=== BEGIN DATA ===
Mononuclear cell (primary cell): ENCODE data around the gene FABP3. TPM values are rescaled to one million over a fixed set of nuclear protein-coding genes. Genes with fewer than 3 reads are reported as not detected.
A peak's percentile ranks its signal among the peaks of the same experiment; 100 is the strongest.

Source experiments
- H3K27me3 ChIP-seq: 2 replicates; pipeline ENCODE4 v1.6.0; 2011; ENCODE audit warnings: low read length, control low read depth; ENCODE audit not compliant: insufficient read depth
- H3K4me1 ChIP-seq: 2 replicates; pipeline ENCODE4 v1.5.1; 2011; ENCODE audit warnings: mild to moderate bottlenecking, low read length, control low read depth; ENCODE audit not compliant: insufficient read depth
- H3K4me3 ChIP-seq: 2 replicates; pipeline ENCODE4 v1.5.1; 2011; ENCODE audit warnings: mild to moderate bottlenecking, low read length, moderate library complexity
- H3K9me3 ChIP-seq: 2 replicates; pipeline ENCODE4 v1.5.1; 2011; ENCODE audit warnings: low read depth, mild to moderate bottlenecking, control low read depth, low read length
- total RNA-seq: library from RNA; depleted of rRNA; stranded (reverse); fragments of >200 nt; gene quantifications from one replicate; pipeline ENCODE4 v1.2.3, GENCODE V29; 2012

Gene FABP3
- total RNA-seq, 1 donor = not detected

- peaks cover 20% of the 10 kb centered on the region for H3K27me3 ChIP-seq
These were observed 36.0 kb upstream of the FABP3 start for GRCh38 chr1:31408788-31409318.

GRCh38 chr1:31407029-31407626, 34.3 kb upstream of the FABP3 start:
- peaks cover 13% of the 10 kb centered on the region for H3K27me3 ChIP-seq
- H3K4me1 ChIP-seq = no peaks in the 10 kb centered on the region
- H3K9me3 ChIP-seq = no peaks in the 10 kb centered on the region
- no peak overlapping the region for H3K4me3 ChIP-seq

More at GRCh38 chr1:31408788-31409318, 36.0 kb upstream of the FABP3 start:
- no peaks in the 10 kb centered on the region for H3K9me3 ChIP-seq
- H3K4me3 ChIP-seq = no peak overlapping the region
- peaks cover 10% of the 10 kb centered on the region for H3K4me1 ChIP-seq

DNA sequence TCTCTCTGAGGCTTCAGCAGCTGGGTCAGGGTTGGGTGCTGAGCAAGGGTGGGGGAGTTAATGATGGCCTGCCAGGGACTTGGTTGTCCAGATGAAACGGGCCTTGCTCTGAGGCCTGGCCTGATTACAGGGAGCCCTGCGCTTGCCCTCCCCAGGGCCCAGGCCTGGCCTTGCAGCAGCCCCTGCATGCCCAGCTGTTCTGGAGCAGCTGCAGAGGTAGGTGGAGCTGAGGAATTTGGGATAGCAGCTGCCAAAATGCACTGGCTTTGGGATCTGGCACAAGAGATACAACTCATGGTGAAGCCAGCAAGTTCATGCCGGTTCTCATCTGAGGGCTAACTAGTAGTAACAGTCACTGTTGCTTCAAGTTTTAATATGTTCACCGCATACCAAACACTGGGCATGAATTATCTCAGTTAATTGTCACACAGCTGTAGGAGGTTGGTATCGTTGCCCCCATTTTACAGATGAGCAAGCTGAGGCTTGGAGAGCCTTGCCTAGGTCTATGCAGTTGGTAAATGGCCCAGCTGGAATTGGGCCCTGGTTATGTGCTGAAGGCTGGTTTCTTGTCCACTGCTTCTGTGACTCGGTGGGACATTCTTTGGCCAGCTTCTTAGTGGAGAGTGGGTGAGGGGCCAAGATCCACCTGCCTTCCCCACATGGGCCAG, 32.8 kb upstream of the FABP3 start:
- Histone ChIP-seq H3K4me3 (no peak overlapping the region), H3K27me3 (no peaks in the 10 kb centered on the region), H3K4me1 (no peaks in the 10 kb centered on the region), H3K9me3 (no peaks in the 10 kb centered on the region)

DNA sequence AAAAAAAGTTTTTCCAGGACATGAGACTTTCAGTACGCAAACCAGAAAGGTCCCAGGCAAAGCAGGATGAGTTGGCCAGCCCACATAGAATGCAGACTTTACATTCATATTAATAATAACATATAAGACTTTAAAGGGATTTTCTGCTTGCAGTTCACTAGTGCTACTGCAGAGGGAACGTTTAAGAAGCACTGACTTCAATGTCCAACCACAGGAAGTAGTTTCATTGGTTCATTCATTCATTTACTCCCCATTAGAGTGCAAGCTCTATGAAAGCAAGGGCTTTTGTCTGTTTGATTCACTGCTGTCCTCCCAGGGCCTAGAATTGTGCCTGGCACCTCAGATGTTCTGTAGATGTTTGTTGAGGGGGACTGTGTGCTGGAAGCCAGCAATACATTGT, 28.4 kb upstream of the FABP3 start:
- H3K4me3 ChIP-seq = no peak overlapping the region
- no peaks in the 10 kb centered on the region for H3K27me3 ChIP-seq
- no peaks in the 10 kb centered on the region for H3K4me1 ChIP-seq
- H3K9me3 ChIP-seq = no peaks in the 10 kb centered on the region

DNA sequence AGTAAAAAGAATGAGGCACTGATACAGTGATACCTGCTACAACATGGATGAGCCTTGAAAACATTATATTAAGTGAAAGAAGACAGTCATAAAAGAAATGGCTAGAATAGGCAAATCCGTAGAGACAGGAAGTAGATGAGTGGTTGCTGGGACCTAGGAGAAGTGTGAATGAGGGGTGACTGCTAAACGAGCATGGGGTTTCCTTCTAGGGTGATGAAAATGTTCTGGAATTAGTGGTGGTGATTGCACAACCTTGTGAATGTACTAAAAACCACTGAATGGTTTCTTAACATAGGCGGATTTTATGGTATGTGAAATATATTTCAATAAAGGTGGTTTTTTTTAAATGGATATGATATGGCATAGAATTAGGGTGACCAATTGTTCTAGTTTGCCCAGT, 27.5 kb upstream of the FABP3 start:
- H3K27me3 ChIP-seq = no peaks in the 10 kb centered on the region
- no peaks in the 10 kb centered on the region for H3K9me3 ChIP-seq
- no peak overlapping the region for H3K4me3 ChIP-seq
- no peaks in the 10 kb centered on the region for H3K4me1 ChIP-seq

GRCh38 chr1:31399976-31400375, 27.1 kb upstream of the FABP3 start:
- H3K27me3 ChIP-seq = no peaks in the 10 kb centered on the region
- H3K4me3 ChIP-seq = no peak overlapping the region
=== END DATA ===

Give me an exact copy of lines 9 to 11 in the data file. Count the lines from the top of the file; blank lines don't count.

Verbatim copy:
Gene FABP3
- total RNA-seq, 1 donor = not detected

- peaks cover 20% of the 10 kb centered on the region for H3K27me3 ChIP-seq